I met with a group of leaders last week whose roles include mentoring, supervision and pastoral support. The focus of our time together was how to learn and use a coaching approach to enhance the work they do with people and groups. In the midst of conversation, some said they would be interested to hear more about reflective practice and how to do it using coaching skills.
Time was short so I hastily scribbled a reflective practice cycle on a flipchart. It draws on work by Argyris, Schon and Honey & Mumford. I explained that there are at least two ways we can think about this. Classical educationalists often start from a focus on theory, core principles etc. (and, in this group’s case, theology) and then move on to look at how to apply the theory to practice.
By contrast, reflective practice often starts from observation of an experience (or experiment), then moves on to reflection on that experience, then to consider how it resonates with, challenges or informs a hypothesis or theory. This implies critical thinking and by extension, aims to guide future practice. In this sense, it shares common principles with related fields such as action research.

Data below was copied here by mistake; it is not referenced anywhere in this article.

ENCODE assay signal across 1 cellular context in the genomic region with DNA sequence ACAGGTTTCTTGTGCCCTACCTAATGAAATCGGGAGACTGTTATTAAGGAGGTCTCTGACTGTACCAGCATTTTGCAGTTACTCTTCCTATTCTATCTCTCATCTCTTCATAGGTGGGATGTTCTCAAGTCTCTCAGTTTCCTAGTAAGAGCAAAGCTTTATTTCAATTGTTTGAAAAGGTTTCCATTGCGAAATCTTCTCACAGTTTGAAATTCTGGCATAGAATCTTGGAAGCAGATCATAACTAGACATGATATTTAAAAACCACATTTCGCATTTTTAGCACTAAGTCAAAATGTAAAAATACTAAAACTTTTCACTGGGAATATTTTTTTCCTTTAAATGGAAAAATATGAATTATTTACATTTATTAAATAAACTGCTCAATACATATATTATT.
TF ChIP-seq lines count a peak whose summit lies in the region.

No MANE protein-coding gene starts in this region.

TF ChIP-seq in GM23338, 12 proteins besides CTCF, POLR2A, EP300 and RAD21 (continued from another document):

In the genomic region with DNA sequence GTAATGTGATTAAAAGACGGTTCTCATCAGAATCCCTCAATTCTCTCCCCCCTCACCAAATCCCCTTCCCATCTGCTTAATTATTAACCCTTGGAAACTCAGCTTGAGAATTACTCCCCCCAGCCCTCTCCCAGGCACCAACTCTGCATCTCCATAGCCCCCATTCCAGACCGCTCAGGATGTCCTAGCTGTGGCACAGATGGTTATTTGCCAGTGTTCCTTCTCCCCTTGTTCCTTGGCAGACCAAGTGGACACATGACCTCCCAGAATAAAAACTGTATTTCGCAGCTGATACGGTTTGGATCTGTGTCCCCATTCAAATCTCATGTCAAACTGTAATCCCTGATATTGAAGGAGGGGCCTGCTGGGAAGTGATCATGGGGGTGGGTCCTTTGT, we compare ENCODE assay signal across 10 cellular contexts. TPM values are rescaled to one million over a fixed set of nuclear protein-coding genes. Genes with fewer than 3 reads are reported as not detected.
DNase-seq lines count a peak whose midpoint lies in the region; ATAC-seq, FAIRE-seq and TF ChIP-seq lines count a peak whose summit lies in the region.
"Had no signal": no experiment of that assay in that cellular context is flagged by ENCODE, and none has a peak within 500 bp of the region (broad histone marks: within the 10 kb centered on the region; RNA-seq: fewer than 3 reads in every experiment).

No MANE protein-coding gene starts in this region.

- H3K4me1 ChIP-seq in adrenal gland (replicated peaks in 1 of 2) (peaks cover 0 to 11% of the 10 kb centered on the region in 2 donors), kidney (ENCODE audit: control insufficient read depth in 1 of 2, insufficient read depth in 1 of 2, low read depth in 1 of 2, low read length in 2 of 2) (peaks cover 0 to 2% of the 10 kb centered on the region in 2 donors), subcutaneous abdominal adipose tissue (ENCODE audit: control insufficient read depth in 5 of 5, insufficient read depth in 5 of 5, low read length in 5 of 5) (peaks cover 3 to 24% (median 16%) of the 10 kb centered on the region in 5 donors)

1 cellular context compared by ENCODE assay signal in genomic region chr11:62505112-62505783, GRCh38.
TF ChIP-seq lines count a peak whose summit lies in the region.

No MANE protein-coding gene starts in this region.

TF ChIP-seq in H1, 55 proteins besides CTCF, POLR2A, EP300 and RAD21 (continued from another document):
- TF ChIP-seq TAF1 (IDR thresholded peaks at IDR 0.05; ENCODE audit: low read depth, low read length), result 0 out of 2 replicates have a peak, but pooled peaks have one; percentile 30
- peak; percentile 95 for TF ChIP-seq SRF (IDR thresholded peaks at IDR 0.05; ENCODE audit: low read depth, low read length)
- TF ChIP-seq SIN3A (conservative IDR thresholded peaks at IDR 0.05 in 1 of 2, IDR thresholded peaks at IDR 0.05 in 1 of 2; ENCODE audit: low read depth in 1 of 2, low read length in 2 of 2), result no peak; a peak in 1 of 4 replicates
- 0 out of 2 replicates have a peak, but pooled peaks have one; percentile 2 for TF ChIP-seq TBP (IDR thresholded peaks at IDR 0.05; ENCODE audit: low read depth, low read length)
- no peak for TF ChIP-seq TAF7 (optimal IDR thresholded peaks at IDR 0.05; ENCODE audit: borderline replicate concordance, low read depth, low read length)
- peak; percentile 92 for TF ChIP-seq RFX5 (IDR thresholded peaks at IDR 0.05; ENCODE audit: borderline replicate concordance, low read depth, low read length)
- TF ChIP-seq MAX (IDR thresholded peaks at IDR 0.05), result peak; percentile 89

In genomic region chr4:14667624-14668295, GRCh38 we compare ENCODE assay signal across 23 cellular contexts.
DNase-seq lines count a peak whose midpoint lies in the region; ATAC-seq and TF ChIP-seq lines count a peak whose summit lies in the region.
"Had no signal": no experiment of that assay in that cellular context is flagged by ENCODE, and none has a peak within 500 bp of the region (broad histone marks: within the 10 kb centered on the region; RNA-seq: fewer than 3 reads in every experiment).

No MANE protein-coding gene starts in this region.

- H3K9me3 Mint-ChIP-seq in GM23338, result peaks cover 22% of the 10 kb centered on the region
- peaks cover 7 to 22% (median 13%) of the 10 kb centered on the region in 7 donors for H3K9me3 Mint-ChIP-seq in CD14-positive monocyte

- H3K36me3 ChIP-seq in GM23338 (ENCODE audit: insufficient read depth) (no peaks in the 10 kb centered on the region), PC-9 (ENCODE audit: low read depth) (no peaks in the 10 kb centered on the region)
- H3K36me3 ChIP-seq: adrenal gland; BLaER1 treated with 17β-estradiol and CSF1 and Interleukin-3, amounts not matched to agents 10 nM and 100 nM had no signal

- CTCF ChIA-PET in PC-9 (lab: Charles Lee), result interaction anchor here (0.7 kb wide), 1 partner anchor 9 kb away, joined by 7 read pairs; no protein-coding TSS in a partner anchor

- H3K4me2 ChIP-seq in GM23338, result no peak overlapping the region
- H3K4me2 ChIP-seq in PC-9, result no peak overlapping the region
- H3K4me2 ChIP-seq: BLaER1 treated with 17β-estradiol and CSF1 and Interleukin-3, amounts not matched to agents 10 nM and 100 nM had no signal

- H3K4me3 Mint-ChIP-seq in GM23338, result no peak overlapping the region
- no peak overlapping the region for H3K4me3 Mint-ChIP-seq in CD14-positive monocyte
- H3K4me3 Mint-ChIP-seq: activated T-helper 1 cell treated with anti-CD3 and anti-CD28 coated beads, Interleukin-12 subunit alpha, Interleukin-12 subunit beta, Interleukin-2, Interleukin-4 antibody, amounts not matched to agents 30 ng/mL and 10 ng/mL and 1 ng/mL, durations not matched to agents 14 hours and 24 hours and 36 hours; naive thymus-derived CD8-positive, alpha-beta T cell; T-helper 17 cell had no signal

And so how to apply a coaching approach…
1. Contracting: What are we here to do? How shall we do this? 2. Observation: What happened? What were you aware of? 3. Awareness: How did you feel? What assumptions were you making? 4. Sense-making: What surprised or confused you? How does it fit (or not) with what you know/believe? 5. Learning: ‘What have you discovered in this? 6. Action: And so..? What next?
Nick Wright is a coach and consultant, specialising in reflective practice.